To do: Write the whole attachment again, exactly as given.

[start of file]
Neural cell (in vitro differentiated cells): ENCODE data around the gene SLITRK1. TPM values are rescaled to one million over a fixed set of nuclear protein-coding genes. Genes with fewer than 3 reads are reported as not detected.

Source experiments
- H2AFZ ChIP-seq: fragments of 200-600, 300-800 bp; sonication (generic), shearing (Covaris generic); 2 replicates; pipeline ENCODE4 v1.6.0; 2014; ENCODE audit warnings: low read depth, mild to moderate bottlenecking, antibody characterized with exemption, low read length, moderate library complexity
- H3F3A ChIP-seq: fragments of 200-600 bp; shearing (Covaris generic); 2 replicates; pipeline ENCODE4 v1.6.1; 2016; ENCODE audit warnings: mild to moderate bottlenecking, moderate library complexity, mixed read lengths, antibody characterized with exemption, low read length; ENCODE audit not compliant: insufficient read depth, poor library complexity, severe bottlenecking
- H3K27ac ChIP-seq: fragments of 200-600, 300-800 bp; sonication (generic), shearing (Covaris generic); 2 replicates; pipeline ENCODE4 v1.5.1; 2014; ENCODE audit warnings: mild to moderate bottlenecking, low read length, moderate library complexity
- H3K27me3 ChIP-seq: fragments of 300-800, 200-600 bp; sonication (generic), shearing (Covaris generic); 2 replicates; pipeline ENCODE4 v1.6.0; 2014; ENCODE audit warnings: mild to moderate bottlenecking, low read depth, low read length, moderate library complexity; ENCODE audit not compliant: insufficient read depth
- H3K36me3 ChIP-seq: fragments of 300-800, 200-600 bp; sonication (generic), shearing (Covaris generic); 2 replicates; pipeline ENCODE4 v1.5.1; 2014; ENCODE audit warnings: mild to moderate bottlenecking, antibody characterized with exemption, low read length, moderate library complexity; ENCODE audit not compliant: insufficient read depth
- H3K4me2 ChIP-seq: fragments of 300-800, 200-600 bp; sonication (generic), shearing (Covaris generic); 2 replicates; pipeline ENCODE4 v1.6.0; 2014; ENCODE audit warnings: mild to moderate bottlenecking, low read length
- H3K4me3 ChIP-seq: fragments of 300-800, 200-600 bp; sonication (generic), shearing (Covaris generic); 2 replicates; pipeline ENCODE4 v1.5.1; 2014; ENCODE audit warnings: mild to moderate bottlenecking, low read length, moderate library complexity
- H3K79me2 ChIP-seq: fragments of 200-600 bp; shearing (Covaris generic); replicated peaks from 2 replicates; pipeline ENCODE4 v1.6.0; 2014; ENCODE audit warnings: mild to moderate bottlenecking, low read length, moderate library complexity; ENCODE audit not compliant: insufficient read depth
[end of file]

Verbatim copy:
Neural cell (in vitro differentiated cells): ENCODE data around the gene SLITRK1. TPM values are rescaled to one million over a fixed set of nuclear protein-coding genes. Genes with fewer than 3 reads are reported as not detected.

Source experiments
- H2AFZ ChIP-seq: fragments of 200-600, 300-800 bp; sonication (generic), shearing (Covaris generic); 2 replicates; pipeline ENCODE4 v1.6.0; 2014; ENCODE audit warnings: low read depth, mild to moderate bottlenecking, antibody characterized with exemption, low read length, moderate library complexity
- H3F3A ChIP-seq: fragments of 200-600 bp; shearing (Covaris generic); 2 replicates; pipeline ENCODE4 v1.6.1; 2016; ENCODE audit warnings: mild to moderate bottlenecking, moderate library complexity, mixed read lengths, antibody characterized with exemption, low read length; ENCODE audit not compliant: insufficient read depth, poor library complexity, severe bottlenecking
- H3K27ac ChIP-seq: fragments of 200-600, 300-800 bp; sonication (generic), shearing (Covaris generic); 2 replicates; pipeline ENCODE4 v1.5.1; 2014; ENCODE audit warnings: mild to moderate bottlenecking, low read length, moderate library complexity
- H3K27me3 ChIP-seq: fragments of 300-800, 200-600 bp; sonication (generic), shearing (Covaris generic); 2 replicates; pipeline ENCODE4 v1.6.0; 2014; ENCODE audit warnings: mild to moderate bottlenecking, low read depth, low read length, moderate library complexity; ENCODE audit not compliant: insufficient read depth
- H3K36me3 ChIP-seq: fragments of 300-800, 200-600 bp; sonication (generic), shearing (Covaris generic); 2 replicates; pipeline ENCODE4 v1.5.1; 2014; ENCODE audit warnings: mild to moderate bottlenecking, antibody characterized with exemption, low read length, moderate library complexity; ENCODE audit not compliant: insufficient read depth
- H3K4me2 ChIP-seq: fragments of 300-800, 200-600 bp; sonication (generic), shearing (Covaris generic); 2 replicates; pipeline ENCODE4 v1.6.0; 2014; ENCODE audit warnings: mild to moderate bottlenecking, low read length
- H3K4me3 ChIP-seq: fragments of 300-800, 200-600 bp; sonication (generic), shearing (Covaris generic); 2 replicates; pipeline ENCODE4 v1.5.1; 2014; ENCODE audit warnings: mild to moderate bottlenecking, low read length, moderate library complexity
- H3K79me2 ChIP-seq: fragments of 200-600 bp; shearing (Covaris generic); replicated peaks from 2 replicates; pipeline ENCODE4 v1.6.0; 2014; ENCODE audit warnings: mild to moderate bottlenecking, low read length, moderate library complexity; ENCODE audit not compliant: insufficient read depth